Visual variable

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Visual variables, or graphic variables, in Cartographic design, are the ways in which the symbology, or visual appearance, of map elements can be controlled. These visual techniques can be used to create a pleasing aesthetic, convey precise geographic information, and create a visual hierarchy that can be understood by the viewer of the map.


Jacques Bertin, a French cartographer, was the first to develop the concept of visual variables in his book, "Semiologie Graphique," published in 1967.[1] Bertin identified seven main categories of visual variables: position, size, shape, value, color, orientation, and texture.[2] Bertin's original seven variables have been modified and expanded in number by various cartographers and authors (Monmonier, MacEachren, etc.).[3]



The position of map elements is important in cartography. Absolute location on a map cannot be altered, but the position of labels and information can affect the viewer's perception of a map.


The size of a label or symbol is how much space it occupies on a map.[4] Size differences are relatively easy to recognize, making it a useful variable. The size of symbols can convey information, such as a quantitative amount of something, or can be used to attract a viewer's attention (i.e., raising it in the Visual hierarchy. Because geographical features have an actual size on the Earth, this cannot always be controlled, and sometimes works against the wishes of a cartographer. For example, it can be difficult to make a world map in which Russia does not stand out.


A shape is a simple design that is used to symbolize an attribute on a map. [5] They reference a location with a certain attribute. Different shapes generally correspond with different attributes. [6] For example if a map of a city has a red cross on it then, most people will assume that there is some sort of medical services provided at that location. Another example would be a star on the map that denotes that a particular location is of some importance to the reader. Some shapes are simple in nature and thus are more abstract, while other shapes are more pictorial and are easy for the reader to comprehend what is trying to be conveyed. [7]Shapes come in many different varieties and should be used in simple symbology as not to confuse the viewer. Generally, shapes are also easily recognized in contrast with one another. Some aspects of shape are inherent to the phenomenon being portrayed and may not be easily manipulable, especially in line and region symbols, such as the shape of a road or a country. In line and region symbols, shape can also play a role as part of a pattern, such as a region filled with tree icons.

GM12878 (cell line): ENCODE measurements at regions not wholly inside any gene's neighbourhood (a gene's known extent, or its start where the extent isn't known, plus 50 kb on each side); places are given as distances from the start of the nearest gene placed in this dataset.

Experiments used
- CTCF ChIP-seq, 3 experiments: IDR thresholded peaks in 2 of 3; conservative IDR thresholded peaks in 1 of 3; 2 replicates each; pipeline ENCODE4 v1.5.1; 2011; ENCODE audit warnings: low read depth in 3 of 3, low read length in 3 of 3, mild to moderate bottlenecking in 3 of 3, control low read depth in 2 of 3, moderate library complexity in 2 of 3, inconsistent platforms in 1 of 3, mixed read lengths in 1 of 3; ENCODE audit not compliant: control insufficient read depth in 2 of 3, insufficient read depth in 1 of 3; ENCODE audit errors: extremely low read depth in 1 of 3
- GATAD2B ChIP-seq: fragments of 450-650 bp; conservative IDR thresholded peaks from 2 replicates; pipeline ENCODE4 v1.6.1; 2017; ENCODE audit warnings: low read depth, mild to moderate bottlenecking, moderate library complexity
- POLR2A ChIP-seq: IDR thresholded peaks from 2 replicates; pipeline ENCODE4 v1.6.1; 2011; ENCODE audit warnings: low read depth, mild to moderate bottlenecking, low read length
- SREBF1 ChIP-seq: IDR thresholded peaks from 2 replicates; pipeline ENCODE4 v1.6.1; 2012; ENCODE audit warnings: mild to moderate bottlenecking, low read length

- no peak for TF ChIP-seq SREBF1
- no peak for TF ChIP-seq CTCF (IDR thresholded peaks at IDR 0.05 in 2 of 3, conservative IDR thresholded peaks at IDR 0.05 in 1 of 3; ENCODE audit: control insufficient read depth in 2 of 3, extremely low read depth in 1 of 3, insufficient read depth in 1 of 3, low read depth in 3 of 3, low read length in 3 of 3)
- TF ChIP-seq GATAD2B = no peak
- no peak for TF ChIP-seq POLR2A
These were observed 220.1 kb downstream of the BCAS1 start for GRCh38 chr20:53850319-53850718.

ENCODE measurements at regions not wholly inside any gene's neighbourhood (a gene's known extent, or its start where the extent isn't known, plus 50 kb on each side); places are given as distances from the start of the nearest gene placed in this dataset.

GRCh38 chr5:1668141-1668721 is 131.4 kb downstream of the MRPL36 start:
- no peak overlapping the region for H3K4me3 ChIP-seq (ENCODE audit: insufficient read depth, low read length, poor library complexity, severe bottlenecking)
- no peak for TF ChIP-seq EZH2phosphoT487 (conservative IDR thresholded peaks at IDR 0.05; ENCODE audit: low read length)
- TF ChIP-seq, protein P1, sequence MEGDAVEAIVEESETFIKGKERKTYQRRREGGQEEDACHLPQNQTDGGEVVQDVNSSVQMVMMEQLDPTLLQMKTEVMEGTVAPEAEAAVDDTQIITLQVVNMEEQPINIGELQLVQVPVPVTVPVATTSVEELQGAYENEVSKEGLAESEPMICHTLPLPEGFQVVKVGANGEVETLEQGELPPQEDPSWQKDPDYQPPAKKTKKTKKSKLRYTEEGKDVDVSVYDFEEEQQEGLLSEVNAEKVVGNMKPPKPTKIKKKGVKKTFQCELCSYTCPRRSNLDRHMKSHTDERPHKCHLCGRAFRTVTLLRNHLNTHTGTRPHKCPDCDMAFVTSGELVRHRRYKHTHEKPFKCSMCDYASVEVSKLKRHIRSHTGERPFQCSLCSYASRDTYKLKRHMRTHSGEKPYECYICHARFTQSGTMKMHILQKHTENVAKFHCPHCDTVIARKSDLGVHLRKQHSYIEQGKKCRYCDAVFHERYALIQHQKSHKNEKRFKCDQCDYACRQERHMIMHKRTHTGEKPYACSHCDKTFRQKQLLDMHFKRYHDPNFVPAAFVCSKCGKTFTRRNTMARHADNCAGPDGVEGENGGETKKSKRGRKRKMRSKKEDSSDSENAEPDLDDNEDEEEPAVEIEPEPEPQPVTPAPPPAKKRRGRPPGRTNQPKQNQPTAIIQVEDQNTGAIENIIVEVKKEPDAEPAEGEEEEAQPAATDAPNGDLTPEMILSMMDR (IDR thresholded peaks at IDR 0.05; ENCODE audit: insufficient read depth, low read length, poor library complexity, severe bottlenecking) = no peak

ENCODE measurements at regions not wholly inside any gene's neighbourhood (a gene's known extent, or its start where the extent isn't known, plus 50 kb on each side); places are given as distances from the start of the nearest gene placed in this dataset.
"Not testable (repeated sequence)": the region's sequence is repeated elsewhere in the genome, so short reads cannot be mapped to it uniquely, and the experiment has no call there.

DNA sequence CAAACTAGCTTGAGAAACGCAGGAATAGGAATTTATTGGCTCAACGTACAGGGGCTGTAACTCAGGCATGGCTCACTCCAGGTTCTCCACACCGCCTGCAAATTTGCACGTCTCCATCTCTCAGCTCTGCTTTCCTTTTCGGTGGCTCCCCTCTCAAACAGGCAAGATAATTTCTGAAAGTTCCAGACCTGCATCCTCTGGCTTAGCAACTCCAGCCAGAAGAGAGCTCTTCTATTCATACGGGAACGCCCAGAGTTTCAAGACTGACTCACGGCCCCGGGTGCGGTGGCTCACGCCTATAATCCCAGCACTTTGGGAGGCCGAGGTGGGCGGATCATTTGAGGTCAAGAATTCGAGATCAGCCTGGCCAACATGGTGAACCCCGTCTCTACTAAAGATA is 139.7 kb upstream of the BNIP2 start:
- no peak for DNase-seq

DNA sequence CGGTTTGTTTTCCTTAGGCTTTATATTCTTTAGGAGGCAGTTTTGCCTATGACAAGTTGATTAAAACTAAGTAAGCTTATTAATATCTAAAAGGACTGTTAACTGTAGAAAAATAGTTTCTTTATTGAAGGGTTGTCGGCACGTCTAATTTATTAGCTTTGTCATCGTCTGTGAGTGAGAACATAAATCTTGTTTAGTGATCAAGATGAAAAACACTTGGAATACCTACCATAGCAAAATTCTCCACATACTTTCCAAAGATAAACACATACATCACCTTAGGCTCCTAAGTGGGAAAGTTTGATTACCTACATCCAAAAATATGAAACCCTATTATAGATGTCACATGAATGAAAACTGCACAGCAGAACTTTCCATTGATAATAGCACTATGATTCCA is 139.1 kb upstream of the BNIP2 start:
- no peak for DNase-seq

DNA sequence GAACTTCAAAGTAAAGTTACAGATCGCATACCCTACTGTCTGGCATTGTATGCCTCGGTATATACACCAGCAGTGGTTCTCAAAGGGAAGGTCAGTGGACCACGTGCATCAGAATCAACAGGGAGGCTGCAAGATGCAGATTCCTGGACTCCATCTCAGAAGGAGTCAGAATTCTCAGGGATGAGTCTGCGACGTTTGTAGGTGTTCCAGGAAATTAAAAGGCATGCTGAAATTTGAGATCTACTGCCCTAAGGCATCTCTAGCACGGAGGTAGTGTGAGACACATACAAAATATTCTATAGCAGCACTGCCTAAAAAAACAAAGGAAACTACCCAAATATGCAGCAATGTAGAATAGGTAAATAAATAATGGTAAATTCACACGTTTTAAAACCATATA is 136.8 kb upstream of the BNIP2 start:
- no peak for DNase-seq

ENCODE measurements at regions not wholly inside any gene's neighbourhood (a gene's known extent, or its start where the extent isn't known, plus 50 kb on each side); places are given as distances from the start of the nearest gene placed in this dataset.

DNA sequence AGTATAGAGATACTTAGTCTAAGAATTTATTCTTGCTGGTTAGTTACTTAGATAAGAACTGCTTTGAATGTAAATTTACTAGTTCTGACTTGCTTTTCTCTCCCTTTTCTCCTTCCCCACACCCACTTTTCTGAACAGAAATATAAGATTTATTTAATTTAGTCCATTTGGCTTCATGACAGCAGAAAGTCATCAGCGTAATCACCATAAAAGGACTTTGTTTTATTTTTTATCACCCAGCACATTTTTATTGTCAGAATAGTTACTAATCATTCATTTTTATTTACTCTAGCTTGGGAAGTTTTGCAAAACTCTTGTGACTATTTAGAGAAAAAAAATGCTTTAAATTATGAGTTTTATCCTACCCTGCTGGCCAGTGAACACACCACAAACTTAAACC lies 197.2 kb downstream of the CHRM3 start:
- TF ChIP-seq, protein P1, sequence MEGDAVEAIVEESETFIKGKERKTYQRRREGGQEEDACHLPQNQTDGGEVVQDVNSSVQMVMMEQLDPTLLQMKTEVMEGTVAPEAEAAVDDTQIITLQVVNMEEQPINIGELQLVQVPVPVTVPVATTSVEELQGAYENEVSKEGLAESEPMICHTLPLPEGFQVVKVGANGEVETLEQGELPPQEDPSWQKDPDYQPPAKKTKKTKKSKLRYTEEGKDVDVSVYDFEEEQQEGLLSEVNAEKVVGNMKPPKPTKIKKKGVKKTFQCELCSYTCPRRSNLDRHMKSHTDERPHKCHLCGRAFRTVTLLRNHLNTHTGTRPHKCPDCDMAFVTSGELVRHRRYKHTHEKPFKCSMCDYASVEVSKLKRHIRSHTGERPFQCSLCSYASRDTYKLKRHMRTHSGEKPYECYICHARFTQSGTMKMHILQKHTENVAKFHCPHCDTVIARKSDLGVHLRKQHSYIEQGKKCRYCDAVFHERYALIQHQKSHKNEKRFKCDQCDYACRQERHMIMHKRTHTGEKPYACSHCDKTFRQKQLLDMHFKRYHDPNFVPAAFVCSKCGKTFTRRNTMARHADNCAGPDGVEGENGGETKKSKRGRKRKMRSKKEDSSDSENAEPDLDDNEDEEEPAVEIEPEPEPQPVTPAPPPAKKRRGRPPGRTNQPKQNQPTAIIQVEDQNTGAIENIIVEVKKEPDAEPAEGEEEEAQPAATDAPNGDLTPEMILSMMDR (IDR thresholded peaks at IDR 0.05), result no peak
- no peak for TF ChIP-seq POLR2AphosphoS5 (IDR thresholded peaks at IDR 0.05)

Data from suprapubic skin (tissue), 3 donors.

Color is the visual perceptual property corresponding in humans to the categories called red, green, blue, and others.[8] Humans generally perceive three aspects of color: hue (the commonly-named colors of the rainbow), saturation (the intensity or brightness of a color), and value (the lightness or darkness of a color).[9] Choropleth maps often use color value to differentiate between characteristics that are being mapped. [10]


As an aspect of color, value refers to how light or dark an object appears on a map. Value effectively conveys a feeling of "more" and "less," an ordinal measure; this makes it a very useful form of symbology in thematic maps, especially choropleth maps. Value contributes strongly to Visual hierarchy; elements that contrast most with the value of the background tend to stand out most (e.g., black on a white sheet of paper, white on a black computer screen).


Orientation refers to the direction labels and symbols are facing on a map. Although it is not used as often as many of the other visual variables, it can be useful for communicating information about the real-world orientation of features. Common examples include wind direction and the direction in which a spring flows.


Texture refers to the aggregate pattern made up of many individual symbols. For example, a dense network of lines representing streets could collectively convey the concept Urban Area. An evenly spaced lattice of green dots could mean Orchard, while a random distribution of the same green dots could mean Forest.


  1. Slocum, T. A., McMaster, R. B., Kessler, F. C., & Howard, H. H. (2009). Thematic Cartography and Geovisualization. Upper Saddle River, New Jersey: Pearson Prentice Hall.
  3. Tyner, J. A. (2010). Principles of map design. New York: The Guilford Press.
  5. "Shape", GIS Dictionary
  6. "Visual Variables", Westfaelische Wilhelms Universitaet
  7. Symbol Basics, "Cartographic Symbols",